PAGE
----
If Anne Queffélec’s Wigmore Hall programme was oddly bitty-looking on paper, the point of it quickly became clear in performance: this was an intriguing tour not only of Baroque repertoire, but also of the way music has been re-jigged and re-imagined for the keyboard. Queffélec admirably restricted applause to just two points in the programme, which helped underline the connections and piqued the interest.
I am not sure J. S. Bach’s Chorale Preludes benefit vastly from the transition to the piano, but Busoni’s treatment of BWV659 – almost a ‘song without words’ – works well enough in its own right. Queffélec took a suitably stately approach, with huge pauses, before going straight on to the emotionally somewhat similar, but slighter, Marcello work. Again the main interest here lay in the arrangement, this time by rather than of Bach, and the same applies to the Handel Minuet.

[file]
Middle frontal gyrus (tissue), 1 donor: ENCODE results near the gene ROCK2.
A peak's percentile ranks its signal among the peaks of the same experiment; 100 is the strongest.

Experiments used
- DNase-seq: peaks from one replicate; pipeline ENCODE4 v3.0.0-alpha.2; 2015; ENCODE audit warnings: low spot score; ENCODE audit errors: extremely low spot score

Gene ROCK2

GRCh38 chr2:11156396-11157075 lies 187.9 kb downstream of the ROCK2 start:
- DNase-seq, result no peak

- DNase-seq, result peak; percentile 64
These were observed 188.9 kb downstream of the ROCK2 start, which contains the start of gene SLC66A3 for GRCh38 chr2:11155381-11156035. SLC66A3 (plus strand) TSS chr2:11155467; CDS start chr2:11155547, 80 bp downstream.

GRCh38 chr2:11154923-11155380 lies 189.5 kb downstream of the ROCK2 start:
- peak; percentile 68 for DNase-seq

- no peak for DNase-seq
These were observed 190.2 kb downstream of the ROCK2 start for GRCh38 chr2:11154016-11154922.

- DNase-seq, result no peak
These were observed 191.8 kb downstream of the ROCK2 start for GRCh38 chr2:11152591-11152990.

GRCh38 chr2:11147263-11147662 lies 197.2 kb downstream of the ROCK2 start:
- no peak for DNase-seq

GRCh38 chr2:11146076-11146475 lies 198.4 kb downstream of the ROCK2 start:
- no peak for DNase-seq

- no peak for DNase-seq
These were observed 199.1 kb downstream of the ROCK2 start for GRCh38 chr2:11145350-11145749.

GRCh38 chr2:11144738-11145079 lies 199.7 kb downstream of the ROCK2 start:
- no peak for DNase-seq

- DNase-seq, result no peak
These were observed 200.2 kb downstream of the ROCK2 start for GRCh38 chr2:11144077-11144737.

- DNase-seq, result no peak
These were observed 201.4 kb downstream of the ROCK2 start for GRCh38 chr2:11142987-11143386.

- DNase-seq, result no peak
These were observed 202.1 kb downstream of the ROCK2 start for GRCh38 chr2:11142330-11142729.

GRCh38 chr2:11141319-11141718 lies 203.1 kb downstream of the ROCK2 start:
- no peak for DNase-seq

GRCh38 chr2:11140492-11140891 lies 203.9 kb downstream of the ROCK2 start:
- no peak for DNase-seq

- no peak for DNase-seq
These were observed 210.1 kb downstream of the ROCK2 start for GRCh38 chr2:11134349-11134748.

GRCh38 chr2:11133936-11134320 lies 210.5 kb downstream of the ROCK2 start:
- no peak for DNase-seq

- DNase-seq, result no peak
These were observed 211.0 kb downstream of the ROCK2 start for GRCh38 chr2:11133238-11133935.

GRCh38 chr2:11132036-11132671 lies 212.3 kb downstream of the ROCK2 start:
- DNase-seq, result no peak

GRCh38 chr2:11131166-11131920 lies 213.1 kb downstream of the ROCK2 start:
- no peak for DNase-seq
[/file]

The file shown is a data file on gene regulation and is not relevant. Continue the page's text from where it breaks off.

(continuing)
Things got more musically interesting with Queffélec’s effortlessly virtuosic Handel Chaconne: here the textures were lighter, allowing tempo variations and effective use of dynamic contrasts to support but never overshadow the lyricism of the main subject. The final variation was sheer excitement, as it was in the concluding Bach Partita, where again Queffélec’s sympathy with the music shone through: for example, in the way that her dynamics illuminated the counterpoint of the opening ‘Sinfonia’.
- Broadcast live on BBC Radio 3 (available on BBC iPlayer for thirty days afterwards)
- Wigmore Hall www.wigmore-hall.org.uk